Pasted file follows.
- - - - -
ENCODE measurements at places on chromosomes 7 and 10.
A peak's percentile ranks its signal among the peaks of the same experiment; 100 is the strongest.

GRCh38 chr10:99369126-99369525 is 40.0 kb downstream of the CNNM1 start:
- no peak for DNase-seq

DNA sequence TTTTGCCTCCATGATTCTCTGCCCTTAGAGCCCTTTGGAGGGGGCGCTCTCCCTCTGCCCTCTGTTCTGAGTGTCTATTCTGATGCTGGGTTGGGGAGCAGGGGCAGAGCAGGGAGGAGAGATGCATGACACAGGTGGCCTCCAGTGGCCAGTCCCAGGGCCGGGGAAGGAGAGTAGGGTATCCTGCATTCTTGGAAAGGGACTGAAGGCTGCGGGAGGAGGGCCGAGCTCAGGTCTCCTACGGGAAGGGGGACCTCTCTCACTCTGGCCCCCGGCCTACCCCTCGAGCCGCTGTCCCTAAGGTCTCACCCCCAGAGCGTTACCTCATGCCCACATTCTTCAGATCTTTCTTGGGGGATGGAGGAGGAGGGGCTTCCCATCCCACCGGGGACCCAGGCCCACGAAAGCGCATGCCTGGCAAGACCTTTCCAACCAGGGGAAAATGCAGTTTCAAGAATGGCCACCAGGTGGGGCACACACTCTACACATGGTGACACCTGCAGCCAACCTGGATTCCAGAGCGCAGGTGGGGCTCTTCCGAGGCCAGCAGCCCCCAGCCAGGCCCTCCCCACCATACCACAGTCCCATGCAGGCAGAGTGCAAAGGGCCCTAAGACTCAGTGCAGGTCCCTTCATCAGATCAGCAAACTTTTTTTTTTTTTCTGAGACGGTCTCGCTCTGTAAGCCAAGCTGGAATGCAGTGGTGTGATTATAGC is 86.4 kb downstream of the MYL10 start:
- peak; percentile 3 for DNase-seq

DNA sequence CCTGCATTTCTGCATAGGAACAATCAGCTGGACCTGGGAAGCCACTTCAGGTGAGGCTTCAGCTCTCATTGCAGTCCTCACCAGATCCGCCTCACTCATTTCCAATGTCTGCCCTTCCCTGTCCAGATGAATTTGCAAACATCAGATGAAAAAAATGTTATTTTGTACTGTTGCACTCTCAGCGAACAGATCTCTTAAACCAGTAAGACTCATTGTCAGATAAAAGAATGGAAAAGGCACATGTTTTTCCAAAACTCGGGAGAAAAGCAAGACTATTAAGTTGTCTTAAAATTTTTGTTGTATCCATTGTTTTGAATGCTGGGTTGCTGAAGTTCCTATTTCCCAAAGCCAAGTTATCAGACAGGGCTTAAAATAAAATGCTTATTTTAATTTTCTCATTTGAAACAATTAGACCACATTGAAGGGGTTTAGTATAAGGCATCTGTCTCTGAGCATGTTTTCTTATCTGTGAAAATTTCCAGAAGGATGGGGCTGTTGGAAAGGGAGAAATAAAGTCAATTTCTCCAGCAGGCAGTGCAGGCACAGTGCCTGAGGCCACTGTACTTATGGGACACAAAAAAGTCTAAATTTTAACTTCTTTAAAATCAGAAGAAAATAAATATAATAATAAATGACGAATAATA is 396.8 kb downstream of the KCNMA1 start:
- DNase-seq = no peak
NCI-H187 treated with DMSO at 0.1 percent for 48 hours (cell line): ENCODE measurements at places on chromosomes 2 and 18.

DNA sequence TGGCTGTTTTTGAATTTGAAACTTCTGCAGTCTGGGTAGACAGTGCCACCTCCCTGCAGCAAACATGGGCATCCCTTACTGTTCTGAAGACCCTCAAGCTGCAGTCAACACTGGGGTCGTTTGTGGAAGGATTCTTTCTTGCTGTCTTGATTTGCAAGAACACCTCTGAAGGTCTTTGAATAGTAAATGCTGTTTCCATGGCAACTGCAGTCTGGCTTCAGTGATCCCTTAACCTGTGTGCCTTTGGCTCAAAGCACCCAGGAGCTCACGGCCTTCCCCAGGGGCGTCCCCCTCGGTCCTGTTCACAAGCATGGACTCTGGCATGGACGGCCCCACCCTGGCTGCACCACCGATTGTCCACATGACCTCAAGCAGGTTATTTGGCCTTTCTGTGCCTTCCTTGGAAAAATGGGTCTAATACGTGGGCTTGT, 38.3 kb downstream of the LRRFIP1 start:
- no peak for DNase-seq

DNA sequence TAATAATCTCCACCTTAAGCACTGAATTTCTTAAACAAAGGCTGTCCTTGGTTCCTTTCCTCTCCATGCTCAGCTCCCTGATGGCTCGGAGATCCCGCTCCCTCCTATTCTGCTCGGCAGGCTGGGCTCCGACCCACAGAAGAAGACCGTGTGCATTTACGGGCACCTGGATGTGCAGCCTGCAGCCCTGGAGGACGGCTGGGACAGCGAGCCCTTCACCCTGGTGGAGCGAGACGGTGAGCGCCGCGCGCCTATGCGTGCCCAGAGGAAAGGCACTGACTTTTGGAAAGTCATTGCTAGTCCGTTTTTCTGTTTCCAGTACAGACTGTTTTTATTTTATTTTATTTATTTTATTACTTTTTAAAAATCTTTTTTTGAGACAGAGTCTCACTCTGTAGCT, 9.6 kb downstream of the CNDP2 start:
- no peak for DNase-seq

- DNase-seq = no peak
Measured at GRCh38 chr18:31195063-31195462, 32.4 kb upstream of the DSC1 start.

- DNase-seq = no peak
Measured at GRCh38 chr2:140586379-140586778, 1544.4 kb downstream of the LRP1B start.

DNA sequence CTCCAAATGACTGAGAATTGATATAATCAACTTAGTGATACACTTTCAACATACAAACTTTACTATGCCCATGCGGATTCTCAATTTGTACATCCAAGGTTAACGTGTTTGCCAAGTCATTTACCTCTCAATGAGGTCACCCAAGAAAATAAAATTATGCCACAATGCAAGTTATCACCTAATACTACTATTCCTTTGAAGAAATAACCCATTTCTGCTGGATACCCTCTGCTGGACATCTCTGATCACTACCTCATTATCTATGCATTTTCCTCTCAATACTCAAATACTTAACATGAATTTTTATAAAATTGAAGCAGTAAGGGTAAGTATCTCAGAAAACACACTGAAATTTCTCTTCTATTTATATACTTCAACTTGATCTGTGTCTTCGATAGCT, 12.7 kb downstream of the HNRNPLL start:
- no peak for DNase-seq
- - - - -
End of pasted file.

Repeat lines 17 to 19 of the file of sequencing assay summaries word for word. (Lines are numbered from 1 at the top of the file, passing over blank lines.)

Measured at GRCh38 chr2:140586379-140586778, 1544.4 kb downstream of the LRP1B start.

DNA sequence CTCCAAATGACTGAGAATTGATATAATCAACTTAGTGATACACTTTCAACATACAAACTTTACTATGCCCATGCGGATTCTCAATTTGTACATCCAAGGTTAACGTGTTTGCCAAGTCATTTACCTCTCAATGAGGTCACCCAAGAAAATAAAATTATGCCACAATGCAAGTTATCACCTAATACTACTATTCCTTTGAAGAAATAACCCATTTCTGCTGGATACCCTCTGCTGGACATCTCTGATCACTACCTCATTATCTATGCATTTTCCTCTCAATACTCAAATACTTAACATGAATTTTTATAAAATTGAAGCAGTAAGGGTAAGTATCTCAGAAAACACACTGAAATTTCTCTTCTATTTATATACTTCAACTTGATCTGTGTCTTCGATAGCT, 12.7 kb downstream of the HNRNPLL start:
- no peak for DNase-seq